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Tree Genetics & Genomes

, 14:70 | Cite as

Quantitative trait loci (QTL) mapping of blush skin and flowering time in a European pear (Pyrus communis) progeny of ‘Flamingo’ × ‘Abate Fetel’

  • Solomon M. Ntladi
  • Jan P. Human
  • Cecilia Bester
  • Jessica Vervalle
  • Rouvay Roodt-Wilding
  • Kenneth R. Tobutt
Original Article
  • 143 Downloads
Part of the following topical collections:
  1. Complex Traits

Abstract

Blush skin and flowering time are agronomic traits of interest to the Agricultural Research Council (ARC) Infruitec-Nietvoorbij pear breeding programme. The genetic control of these traits was investigated in the pear progeny derived from ‘Flamingo’ (blush cultivar) × ‘Abate Fetel’ (slightly blush) made up of 121 seedlings. Blush skin was scored phenotypically over three seasons and flowering time was scored over two seasons. A total of 160 loci from 137 simple sequence repeat (SSR) markers were scored in the progeny and used to construct parental genetic linkage maps. Quantitative trait loci (QTL) analysis revealed two QTLs for blush skin, a major QTL on linkage group (LG) 5 in ‘Flamingo’, and a major QTL on LG9 in ‘Abate Fetel’. Two SSR markers, NB101a and SAmsCO865954, were closely linked with the major QTL on LG5 in ‘Flamingo’, with alleles 139 bp and 462 bp in coupling, respectively. These markers were present in approximately 90% of the seedlings scored as good blush (class 4) based on the average data set. These two markers were used to genotype other pear accessions to validate the QTL on LG5 with the view of marker-assisted selection. Two candidate genes, MYB86 and UDP-glucosyl transferase, were associated with the QTL on LG5 and MYB21 and MYB39 were associated with the QTL on LG9. QTL analysis for flowering time revealed a major QTL located on LG9 in both parents. Marker GD142 with allele 161 bp from ‘Flamingo’ was present in approximately 88% of the seedlings that flowered earlier than either parent, based on the average data set. The QTLs and linked markers will facilitate marker-assisted selection for the improvement of these complex traits.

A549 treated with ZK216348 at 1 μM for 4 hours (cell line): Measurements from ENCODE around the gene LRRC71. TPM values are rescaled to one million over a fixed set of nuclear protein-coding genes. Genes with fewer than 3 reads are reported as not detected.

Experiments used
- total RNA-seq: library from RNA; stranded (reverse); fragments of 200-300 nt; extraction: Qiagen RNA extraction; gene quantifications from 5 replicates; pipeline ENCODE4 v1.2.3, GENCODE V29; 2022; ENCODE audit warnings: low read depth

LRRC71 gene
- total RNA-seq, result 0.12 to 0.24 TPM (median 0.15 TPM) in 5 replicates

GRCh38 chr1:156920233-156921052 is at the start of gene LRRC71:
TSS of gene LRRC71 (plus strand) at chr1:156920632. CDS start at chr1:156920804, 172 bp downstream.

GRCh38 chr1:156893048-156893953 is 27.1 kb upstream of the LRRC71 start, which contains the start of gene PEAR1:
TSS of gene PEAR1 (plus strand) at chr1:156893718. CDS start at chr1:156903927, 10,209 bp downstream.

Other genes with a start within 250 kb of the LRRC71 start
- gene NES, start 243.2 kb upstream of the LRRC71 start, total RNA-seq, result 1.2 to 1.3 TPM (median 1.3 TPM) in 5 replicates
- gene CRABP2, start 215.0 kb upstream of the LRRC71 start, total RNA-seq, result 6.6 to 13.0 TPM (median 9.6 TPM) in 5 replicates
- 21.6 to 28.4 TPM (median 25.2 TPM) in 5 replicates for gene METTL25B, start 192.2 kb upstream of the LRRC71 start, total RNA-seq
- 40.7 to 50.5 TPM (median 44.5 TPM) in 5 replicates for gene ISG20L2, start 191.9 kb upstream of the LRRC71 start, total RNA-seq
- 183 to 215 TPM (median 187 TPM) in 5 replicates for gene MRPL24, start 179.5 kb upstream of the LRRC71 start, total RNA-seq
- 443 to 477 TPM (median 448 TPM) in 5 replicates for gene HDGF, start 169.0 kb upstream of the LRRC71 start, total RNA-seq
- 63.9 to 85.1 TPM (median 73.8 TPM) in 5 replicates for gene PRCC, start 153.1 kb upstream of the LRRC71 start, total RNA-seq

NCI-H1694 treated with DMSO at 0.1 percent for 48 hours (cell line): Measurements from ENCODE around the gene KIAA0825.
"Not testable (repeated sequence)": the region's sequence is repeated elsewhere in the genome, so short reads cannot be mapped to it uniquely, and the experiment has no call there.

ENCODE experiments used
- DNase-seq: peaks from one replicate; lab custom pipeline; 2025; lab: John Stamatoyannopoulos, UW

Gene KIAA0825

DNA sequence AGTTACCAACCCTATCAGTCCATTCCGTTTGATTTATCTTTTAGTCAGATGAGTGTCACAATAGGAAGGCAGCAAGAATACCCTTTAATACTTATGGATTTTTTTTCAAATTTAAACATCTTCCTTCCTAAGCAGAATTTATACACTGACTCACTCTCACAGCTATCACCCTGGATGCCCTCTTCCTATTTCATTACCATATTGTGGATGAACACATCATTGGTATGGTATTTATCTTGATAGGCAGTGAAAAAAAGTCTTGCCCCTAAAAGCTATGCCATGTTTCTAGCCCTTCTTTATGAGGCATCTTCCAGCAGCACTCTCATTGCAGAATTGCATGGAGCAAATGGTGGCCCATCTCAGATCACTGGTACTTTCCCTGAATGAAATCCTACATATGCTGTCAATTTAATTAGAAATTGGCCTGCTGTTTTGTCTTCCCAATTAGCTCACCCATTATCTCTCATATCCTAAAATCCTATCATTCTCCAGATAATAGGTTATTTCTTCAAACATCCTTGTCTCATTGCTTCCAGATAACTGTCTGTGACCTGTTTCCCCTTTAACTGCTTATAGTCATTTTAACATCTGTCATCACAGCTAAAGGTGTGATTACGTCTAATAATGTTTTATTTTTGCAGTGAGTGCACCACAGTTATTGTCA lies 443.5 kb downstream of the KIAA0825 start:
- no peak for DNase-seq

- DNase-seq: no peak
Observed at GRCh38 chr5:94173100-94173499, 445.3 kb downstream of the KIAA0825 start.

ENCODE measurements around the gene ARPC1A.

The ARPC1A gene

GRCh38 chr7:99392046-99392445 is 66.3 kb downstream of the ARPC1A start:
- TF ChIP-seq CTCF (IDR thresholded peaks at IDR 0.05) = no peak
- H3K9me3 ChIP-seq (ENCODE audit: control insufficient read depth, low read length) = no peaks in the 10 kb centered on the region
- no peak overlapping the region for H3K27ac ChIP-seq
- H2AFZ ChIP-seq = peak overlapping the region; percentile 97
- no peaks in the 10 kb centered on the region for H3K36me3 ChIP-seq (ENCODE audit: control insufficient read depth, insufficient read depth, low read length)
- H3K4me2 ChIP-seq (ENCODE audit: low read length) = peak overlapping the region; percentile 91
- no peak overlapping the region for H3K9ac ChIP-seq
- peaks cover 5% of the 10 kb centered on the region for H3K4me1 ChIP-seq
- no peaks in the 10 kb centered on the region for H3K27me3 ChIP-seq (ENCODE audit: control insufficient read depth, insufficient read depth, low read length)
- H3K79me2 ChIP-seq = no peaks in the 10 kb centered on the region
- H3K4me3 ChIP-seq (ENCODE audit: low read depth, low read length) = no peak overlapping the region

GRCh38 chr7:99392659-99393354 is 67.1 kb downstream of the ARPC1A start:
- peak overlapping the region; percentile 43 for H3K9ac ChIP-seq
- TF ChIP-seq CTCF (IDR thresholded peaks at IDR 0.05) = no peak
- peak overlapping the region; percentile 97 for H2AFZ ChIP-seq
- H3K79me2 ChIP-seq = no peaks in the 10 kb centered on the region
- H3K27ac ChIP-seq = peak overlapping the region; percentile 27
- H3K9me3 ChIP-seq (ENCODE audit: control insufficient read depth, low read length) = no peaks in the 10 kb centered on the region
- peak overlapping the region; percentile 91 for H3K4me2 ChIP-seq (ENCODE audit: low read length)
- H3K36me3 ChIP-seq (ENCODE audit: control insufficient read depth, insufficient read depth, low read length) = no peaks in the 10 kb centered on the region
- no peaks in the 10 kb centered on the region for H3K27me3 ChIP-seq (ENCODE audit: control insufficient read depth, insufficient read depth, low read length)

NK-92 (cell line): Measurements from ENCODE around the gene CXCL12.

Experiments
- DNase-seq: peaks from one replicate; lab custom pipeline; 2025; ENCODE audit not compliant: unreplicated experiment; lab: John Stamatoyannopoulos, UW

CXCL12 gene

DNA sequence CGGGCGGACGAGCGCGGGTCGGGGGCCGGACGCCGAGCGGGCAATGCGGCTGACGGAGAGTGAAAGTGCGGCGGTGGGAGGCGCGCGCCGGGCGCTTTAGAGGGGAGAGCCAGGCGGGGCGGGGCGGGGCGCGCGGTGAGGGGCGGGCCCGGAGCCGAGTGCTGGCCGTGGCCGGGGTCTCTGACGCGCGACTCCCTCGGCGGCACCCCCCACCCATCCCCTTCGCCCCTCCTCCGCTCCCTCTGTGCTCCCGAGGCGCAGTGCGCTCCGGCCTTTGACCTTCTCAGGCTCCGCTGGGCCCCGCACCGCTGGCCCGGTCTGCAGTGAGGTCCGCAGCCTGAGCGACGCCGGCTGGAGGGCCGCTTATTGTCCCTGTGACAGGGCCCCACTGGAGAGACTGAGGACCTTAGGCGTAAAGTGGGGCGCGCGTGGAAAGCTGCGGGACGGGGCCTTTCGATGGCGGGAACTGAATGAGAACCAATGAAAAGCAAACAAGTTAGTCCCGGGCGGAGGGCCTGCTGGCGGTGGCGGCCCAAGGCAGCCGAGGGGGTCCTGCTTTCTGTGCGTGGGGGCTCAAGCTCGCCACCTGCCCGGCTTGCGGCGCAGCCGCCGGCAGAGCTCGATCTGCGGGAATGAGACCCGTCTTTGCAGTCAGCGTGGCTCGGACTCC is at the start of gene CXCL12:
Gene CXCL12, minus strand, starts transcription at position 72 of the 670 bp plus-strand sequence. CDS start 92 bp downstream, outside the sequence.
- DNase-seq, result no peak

Keywords

European pear Blush skin Flowering time Candidate genes SSRs QTLs 

Notes

Acknowledgements

SM Ntladi thanks the National Research Foundation (NRF) for a Professional Development Programme (PDP) PhD studentship. Other costs were funded by the NRF Technology and Human Resource for Industry Programme (THRIP) (grants TP2011062500004 and TP1407249871) and the Agricultural Research Council (ARC). Mardé Booyse is thanked for statistical analysis of the phenotypic data. Justin Lashbrooke and Fabrizio Costa are thanked for analysis of anthocyanin-related genes. Kashief Soeker is acknowledged for screening of the associated markers in 25 pear accessions.

Data archiving statement

PCR multiplexes made up of pear and apple SSR primer pairs used to genotype the ‘Flamingo’ × ‘Abate Fetel’ pear progeny for mapping are provided in Table S1.

Blush skin data sets used to detect QTLs in the ‘Flamingo’ × ‘Abate Fetel’ progeny are provided in Table S2.

Flowering time data sets (Julian date of 80% full bloom) used to detect QTLs in the ‘Flamingo’ × ‘Abate Fetel’ progeny are provided in Table S3.

Information on markers not used for mapping in the progeny of ‘Flamingo’ × ‘Abate Fetel’ is provided in Table S4.

Genotypic data for the SSR markers in the pear progeny of ‘Flamingo’ × ‘Abate Fetel’ are provided in Table S5.

Position of the QTLs for blush skin detected on LG5 in ‘Flamingo’ and LG9 in ‘Abate Fetel’ in the pear progeny of ‘Flamingo’ × ‘Abate Fetel’ based on grouping of classes is provided in Fig. S1.

Supplementary material

11295_2018_1280_MOESM1_ESM.docx (74 kb)
ESM 1 (DOCX 73 kb)

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Copyright information

© Springer-Verlag GmbH Germany, part of Springer Nature 2018

Authors and Affiliations

  • Solomon M. Ntladi
    • 1
    • 2
  • Jan P. Human
    • 1
  • Cecilia Bester
    • 1
  • Jessica Vervalle
    • 2
  • Rouvay Roodt-Wilding
    • 2
  • Kenneth R. Tobutt
    • 1
  1. 1.Agricultural Research Council (ARC) Infruitec-NietvoorbijStellenboschSouth Africa
  2. 2.Molecular Breeding and Biodiversity Group, Department of GeneticsStellenbosch UniversityStellenboschSouth Africa

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